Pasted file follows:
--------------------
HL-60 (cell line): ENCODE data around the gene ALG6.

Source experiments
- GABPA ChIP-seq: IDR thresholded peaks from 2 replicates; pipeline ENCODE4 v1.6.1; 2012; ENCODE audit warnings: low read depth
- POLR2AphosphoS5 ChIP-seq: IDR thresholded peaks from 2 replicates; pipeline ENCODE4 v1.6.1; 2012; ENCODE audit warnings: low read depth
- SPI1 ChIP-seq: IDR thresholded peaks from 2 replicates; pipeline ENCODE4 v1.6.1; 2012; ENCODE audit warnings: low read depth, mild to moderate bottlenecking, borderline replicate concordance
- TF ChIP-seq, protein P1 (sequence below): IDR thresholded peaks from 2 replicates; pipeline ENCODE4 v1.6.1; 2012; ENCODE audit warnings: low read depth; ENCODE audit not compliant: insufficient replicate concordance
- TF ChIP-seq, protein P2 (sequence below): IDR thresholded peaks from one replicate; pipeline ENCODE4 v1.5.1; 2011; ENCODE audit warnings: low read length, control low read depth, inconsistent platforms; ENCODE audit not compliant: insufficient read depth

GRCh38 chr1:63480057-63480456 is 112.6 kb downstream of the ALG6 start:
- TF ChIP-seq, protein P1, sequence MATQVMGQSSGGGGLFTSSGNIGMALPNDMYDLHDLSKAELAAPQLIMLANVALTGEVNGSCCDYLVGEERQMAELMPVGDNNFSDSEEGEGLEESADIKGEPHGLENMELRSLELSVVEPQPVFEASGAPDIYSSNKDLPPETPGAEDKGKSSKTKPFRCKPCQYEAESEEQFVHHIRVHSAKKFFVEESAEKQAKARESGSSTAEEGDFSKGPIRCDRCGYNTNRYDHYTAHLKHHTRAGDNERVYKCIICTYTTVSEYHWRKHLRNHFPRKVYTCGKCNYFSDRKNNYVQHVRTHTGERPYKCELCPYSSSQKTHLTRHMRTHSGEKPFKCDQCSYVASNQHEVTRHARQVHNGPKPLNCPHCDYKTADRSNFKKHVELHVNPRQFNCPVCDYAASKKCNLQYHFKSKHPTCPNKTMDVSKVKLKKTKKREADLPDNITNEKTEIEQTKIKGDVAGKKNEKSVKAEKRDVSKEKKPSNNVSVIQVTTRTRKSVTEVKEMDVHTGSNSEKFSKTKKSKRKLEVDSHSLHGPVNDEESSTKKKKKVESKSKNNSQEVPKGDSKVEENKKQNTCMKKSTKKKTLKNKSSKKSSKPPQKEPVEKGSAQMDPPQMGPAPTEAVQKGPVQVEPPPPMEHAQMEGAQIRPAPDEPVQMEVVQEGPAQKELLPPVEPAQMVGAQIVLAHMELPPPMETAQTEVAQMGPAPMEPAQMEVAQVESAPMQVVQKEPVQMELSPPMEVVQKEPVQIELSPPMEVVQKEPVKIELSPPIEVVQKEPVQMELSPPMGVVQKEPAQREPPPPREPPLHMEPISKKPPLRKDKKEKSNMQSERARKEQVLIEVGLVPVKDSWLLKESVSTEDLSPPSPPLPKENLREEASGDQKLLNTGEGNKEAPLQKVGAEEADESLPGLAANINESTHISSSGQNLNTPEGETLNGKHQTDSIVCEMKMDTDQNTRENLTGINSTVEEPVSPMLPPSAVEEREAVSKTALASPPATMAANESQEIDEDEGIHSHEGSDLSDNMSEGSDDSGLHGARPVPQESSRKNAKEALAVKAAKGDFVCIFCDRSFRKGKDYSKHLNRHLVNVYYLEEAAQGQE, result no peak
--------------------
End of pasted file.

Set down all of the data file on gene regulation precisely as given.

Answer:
HL-60 (cell line): ENCODE data around the gene ALG6.

Source experiments
- GABPA ChIP-seq: IDR thresholded peaks from 2 replicates; pipeline ENCODE4 v1.6.1; 2012; ENCODE audit warnings: low read depth
- POLR2AphosphoS5 ChIP-seq: IDR thresholded peaks from 2 replicates; pipeline ENCODE4 v1.6.1; 2012; ENCODE audit warnings: low read depth
- SPI1 ChIP-seq: IDR thresholded peaks from 2 replicates; pipeline ENCODE4 v1.6.1; 2012; ENCODE audit warnings: low read depth, mild to moderate bottlenecking, borderline replicate concordance
- TF ChIP-seq, protein P1 (sequence below): IDR thresholded peaks from 2 replicates; pipeline ENCODE4 v1.6.1; 2012; ENCODE audit warnings: low read depth; ENCODE audit not compliant: insufficient replicate concordance
- TF ChIP-seq, protein P2 (sequence below): IDR thresholded peaks from one replicate; pipeline ENCODE4 v1.5.1; 2011; ENCODE audit warnings: low read length, control low read depth, inconsistent platforms; ENCODE audit not compliant: insufficient read depth

GRCh38 chr1:63480057-63480456 is 112.6 kb downstream of the ALG6 start:
- TF ChIP-seq, protein P1, sequence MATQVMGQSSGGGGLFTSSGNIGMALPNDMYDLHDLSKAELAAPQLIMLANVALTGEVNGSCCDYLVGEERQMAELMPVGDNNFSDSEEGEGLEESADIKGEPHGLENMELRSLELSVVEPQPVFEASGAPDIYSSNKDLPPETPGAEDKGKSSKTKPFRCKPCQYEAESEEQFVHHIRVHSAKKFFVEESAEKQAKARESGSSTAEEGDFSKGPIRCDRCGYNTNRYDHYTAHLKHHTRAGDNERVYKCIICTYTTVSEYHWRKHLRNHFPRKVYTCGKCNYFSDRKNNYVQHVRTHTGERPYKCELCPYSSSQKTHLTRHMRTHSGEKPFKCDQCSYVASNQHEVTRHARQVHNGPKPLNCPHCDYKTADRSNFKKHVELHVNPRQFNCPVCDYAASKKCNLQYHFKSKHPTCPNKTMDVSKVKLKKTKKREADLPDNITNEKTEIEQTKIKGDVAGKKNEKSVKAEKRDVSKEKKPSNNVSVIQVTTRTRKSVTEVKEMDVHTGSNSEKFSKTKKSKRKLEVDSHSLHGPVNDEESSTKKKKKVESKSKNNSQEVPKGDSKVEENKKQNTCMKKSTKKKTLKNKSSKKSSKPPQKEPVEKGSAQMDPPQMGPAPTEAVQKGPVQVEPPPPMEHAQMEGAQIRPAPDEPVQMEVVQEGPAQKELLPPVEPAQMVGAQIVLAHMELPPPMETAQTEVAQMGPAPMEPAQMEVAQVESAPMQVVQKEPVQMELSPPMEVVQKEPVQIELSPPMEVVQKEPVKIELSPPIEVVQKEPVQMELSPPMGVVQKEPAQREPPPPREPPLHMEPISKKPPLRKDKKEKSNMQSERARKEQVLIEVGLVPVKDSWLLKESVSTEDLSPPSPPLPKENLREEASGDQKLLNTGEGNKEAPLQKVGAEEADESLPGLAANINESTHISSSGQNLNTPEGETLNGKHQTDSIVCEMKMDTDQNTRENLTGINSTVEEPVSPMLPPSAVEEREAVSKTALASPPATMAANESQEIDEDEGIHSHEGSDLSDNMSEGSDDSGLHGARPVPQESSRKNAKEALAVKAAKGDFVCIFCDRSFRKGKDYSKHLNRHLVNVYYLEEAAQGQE, result no peak